Set up your kids’ learning spaces at home like a teacher with these great kids’ workspace ideas! Whether you’re homeschooling, virtual and distance learning, or want to create a great homework spot these kid-friendly workspaces are easy to set up and perfect for all types of learners.
The former teacher in me really came out once they announced school would be virtual for the near future. Note that I didn’t say I’m not freaking out– as a work from home mama, this won’t be easy. However, I always did love setting up a classroom space that nurtures focus, curiousity and learning so it was fun for me to put these spaces together for my own kiddos this time!
Using mostly items we already had on hand, I set up spaces for each of my kids (who have drastically different learning styles, plus one is in elementary and the other in middle school so we have two different types of schedules as well.)
Here’s what I recommend to have in an ideal home learning space:
- quiet space to focus that can be closed with a door if possible
- place to store school supplies
- flat space (desk or table) for a computer
- a comfortable chair
- hook for storing headphones
- hook for hanging schedules (these are great for important papers)
- a good light source
- blue light blocking glasses
- comfortable spot for reading a book
- access to an outlet
- bulletin board or whiteboard (optional, but requested by my kids)
If you aren’t able to have a closed space for each child, don’t worry, a kitchen or dining room or kitchen table will do! You can also use a tri-fold foam board as a divider if you have kids sharing one space. It gets tricky if they’re participating in a live class meeting, but there’s ways to make it work.
Here’s how my kids used a trifold board to do homework together at the same table without driving each other nuts in previous years (you can make it personalized by hanging hooks and schedules right on the board, too):
One way to corral all your supplies is on a rolling cart like the one below that we use for our ‘Art Cart’.
Since we’re going to be learning at home for the long haul (at least through December, most likely all year long), we needed a more permanent solution for home learning. We let each child choose the space where they could best focus, so one chose her bedroom and the other the playroom.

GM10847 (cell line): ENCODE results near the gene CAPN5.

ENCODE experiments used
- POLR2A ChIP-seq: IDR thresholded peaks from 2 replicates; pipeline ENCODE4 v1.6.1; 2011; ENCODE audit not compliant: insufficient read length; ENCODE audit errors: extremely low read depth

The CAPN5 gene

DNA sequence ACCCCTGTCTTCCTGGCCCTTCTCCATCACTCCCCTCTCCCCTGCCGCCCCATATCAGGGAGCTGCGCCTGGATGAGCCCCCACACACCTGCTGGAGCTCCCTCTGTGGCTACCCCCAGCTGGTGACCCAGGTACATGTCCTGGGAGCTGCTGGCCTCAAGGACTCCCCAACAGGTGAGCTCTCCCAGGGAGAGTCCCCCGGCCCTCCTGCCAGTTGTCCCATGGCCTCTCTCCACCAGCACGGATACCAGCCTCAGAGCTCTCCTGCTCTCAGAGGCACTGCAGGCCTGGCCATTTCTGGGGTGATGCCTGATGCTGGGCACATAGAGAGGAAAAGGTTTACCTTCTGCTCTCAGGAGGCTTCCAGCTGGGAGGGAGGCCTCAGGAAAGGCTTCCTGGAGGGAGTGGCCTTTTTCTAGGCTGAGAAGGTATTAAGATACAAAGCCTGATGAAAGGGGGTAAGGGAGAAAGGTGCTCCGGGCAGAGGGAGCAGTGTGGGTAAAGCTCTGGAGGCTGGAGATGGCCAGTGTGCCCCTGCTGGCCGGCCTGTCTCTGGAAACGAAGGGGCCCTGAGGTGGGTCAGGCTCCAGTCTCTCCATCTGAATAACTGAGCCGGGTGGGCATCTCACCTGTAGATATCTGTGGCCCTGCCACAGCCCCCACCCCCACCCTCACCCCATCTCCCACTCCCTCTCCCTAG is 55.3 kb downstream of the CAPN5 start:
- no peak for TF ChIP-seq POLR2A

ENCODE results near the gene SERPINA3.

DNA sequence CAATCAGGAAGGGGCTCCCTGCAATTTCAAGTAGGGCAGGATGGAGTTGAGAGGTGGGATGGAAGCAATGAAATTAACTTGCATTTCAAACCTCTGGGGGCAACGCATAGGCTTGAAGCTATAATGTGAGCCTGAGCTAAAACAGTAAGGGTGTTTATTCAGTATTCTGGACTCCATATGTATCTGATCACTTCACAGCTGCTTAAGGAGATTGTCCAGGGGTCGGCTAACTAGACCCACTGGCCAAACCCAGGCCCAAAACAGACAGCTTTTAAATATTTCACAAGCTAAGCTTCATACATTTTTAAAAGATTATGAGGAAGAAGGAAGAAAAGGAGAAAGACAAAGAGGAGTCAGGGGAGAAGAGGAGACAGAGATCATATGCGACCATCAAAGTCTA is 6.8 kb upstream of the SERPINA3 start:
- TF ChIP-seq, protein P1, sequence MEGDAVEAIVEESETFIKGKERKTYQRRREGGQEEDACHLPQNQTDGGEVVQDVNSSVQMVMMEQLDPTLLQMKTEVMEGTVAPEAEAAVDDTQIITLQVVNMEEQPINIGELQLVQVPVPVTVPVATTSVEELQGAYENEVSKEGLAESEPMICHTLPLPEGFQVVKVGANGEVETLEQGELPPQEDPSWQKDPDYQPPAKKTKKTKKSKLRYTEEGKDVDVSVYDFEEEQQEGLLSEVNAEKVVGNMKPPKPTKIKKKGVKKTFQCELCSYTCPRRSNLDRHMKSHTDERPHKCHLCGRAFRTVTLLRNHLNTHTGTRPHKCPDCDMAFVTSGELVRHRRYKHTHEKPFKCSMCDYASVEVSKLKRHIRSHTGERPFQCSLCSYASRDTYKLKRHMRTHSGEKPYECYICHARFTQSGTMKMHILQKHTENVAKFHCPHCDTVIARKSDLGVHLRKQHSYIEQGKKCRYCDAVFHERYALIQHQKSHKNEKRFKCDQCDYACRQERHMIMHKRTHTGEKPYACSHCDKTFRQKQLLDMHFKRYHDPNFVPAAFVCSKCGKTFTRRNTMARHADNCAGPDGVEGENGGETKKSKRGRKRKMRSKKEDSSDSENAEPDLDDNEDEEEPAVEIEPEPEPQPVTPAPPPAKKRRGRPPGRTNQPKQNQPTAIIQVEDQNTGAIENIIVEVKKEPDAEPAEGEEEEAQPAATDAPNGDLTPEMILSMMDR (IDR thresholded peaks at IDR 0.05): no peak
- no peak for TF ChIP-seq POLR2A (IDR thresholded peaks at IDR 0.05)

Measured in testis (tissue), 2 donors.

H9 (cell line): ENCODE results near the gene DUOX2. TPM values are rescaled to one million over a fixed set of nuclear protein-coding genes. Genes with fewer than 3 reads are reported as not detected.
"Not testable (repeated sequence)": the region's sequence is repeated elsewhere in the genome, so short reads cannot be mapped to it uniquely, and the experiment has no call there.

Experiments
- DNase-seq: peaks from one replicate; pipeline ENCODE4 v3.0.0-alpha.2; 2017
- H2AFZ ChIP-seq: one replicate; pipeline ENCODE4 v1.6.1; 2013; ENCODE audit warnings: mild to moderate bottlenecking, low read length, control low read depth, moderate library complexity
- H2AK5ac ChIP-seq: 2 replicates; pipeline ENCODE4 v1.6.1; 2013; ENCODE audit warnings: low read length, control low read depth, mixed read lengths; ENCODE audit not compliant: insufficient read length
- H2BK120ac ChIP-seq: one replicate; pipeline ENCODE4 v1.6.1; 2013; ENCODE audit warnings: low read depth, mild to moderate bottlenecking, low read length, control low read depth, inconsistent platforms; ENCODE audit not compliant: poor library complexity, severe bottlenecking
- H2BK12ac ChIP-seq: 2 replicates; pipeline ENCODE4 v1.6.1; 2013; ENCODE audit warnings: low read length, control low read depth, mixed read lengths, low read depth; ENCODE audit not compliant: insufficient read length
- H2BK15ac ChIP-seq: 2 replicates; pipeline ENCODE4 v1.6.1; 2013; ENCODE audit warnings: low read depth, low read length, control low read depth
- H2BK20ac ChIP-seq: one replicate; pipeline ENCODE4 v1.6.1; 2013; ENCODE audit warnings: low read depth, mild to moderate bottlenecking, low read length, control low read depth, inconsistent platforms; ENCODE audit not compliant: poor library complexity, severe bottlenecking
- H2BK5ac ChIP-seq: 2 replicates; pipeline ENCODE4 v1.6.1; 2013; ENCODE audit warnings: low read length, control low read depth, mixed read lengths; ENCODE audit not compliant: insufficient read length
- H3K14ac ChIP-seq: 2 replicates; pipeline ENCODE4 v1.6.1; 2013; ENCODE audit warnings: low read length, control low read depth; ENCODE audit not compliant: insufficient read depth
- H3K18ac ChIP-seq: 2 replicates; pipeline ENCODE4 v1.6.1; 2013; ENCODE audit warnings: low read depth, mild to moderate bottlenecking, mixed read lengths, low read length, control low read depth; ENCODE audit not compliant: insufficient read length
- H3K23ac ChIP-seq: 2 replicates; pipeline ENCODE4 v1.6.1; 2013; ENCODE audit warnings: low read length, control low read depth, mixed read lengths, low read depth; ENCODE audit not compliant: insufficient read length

Bedroom Virtual Learning Space
My daughter already had a desk in her room, so we cleaned it out and simplified what was on it so it didn’t get too cluttered. We added a nightstand on the other side of her bed to handle items like her lip balm and other ‘nightstand’ items, leaving the desk clear for learning.
She loves having a large calendar on the wall to remember important events and appointments. This is the exact wall calendar she uses, it matches the color of her paint! We added in a few extra decor touches, keeping it simple so it wasn’t too ‘busy’ and distracting.
Since her desk is on the smaller side, we opted to keep her school supplies in a pouch. This way, she can easily move to another space if she needs a change of scenery, or if school *magically* goes back in person (eventually) she can put in her binder. It also makes for easy cleanup at the end of the day.
The bulletin board will be a good spot for hanging important papers and achievements.
Magazine holders each hold supplies for different subject areas.
We placed a beanbag from the playroom in here for independent reading time. You can also make a cozy spot with a backrest style pillow and a blanket, which she also uses! Target has these adorable beanbag chairs for a reasonable price as well.
Playroom Virtual Learning Space
My son wanted to work in the playroom, and since we added sliding barn doors it became easy to close off the space to eliminate distractions. Plus, he needs more space to bounce around so the playroom was perfect.
We added a desk lamp to the table so he wasn’t backlit by the window during class meetings. A Command Hook holds his headphones, and another one holds his schedule in plastic pockets.
He’d requested a white board, so we got this huge dry erase board at Target and now he has a space to jot down notes, important reminders, and doodles. Underneath, the chairs offer a way for me to join him if he needs help or store the supplies provided by the school.
I chose a few favorite novels for 5th graders and added them to the space so he had something for independent reading time.
Stacked trays hold paper and subject notebooks as well, making it easy to grab whatever is needed.
We plan to move the hanging chair from our porch to this room as a reading spot. For now, a cozy beanbag does the trick.
My son wasn’t super excited for virtual learning this year, so the fact he loves his new workspace is a HUGE win in my book!
I hope this helps you get ready for this unprecedented school year (is anyone else ready for a precedented year? Me too, haha!)